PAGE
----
The History of Rainbow Row in Charleston
Anywhere you walk in Charleston’s historic district, you will find fascinating history and Rainbow Row is no exception. The 13 brightly colored and eye-catching homes all have an equally captivating history to match their looks.
These homes, constructed around 1740, actually used to be waterfront, and if you take a look across the street from them you can see on the cobblestone road where the old sea wall used to be. That made these the perfect homes for merchants, who would sell their products on the ground floor and live up on the top floor. Now, at that time these houses were not painted in bright shades of pastels, they were actually all painted the same shade of lime green. These bright colors didn’t come around till after the civil war.
After the civil war the area fell into disrepair and was not an area you would want to live in like it is today. Even in the disrepair they were in, these homes were saved and not torn down due to the efforts of the Preservation Society started in Charleston by Susan Pringle-Frost. The society was started because of Frost’s passion for saving Charleston’s old architecture and homes from demolition and out-of-state purchasers. In 1931 a section of the houses was purchased, restored, and painted pastel pink, the rest of the 12 houses soon followed with other pastel colors.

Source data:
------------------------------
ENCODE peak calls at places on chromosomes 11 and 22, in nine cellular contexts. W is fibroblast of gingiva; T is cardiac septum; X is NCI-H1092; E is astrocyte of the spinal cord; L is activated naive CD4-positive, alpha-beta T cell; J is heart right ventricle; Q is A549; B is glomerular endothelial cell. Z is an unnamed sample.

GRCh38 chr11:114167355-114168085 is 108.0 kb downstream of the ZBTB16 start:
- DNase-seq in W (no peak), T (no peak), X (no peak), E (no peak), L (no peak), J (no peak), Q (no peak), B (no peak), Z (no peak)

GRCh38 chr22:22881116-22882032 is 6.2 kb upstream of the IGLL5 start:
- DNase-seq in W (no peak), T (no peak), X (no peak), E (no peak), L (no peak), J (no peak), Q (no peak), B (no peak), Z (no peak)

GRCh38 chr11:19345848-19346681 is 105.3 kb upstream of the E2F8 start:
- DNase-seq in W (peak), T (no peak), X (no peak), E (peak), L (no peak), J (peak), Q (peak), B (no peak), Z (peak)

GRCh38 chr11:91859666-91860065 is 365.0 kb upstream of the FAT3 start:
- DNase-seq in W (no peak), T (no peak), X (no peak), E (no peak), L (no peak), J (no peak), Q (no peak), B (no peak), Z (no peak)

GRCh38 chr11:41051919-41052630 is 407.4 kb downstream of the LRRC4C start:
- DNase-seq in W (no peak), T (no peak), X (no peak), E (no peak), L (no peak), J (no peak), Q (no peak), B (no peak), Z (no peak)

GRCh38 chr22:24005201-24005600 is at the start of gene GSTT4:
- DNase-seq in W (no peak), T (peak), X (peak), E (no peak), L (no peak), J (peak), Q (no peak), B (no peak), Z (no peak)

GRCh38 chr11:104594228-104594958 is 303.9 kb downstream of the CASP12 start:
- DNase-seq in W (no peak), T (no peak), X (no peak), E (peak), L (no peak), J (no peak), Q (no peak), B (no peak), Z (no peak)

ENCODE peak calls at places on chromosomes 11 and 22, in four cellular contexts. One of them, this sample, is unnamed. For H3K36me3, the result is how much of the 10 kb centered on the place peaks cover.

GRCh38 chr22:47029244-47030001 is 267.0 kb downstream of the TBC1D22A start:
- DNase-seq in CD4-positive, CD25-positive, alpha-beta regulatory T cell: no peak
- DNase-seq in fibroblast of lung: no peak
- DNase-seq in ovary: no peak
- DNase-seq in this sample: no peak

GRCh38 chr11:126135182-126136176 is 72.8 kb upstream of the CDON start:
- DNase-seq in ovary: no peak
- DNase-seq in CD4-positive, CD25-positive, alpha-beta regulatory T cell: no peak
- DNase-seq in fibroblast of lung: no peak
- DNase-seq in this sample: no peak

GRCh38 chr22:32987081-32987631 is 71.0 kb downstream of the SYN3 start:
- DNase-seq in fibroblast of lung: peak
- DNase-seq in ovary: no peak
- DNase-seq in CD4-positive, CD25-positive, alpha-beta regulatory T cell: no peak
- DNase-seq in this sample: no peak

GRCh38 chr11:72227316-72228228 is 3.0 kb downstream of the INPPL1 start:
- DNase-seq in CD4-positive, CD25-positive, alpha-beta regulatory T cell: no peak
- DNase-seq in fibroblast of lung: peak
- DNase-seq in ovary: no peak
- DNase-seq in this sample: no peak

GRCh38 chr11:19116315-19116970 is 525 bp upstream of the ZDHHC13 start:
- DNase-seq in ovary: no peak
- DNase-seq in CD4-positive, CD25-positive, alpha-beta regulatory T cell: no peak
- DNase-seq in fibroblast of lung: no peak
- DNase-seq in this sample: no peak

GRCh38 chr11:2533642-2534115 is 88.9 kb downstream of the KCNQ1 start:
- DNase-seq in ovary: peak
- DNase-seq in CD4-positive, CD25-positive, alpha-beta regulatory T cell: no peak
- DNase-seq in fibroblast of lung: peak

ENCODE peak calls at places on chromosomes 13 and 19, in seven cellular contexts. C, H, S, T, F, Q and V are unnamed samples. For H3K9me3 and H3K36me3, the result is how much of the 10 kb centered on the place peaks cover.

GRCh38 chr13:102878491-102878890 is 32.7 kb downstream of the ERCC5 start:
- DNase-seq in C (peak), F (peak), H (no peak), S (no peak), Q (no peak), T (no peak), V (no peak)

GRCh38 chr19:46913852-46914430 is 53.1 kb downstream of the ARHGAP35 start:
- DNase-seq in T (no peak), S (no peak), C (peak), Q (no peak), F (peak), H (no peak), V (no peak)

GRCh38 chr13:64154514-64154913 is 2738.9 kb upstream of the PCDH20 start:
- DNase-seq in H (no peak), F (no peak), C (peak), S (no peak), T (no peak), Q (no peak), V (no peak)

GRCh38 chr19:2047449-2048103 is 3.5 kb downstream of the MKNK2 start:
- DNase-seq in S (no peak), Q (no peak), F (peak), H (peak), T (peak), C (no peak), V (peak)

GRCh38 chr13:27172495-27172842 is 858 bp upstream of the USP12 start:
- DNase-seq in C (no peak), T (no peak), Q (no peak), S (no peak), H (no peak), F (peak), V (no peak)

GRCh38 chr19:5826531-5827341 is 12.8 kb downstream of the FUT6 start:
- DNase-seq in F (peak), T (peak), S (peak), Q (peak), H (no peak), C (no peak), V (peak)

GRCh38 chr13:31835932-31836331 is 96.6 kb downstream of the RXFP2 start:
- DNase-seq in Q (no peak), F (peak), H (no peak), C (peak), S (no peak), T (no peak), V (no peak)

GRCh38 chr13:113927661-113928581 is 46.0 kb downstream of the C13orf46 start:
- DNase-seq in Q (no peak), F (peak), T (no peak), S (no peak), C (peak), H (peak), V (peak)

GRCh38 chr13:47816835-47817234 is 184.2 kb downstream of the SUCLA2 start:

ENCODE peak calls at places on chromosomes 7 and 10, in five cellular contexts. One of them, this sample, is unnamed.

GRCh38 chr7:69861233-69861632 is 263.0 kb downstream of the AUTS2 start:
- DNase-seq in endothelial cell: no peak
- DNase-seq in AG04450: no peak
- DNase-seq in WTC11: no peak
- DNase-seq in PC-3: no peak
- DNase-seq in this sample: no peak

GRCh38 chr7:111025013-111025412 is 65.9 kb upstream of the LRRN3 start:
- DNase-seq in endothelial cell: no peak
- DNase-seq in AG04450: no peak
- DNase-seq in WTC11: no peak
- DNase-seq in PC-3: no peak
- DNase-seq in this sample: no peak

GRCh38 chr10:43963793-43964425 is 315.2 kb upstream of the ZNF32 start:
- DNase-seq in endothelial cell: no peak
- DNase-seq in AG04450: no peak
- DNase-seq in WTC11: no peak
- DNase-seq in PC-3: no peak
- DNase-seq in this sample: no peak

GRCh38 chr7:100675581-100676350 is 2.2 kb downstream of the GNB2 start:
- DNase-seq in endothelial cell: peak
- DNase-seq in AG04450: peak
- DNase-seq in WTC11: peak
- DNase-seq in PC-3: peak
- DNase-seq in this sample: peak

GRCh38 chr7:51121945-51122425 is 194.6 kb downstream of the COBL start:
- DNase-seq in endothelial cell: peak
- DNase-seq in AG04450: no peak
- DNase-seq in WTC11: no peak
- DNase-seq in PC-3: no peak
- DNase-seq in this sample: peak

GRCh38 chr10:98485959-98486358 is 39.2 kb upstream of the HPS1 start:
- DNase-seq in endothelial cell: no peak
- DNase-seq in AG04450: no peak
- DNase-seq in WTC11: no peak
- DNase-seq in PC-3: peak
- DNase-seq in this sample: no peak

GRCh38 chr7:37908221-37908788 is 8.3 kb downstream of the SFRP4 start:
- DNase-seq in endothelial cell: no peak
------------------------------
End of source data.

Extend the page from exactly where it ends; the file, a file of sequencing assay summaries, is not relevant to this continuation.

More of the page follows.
The name Rainbow Row didn’t come around till the 1980’s and it actually didn’t come from Charlestonians. It came from when National Geographic did a photo spread on Charleston. There were many black and white photos but only one color photo, and that was a picture of the 13 pastel painted row houses with the title of “Rainbow Row”. The name caught on and is now what the brightly colored houses go by.
While the houses are all privately owned and not open for tours, it is still worthwhile to take a walk past these beautiful and historic homes. They all have stories to tell and their pastel colors will stand out in any photo you take.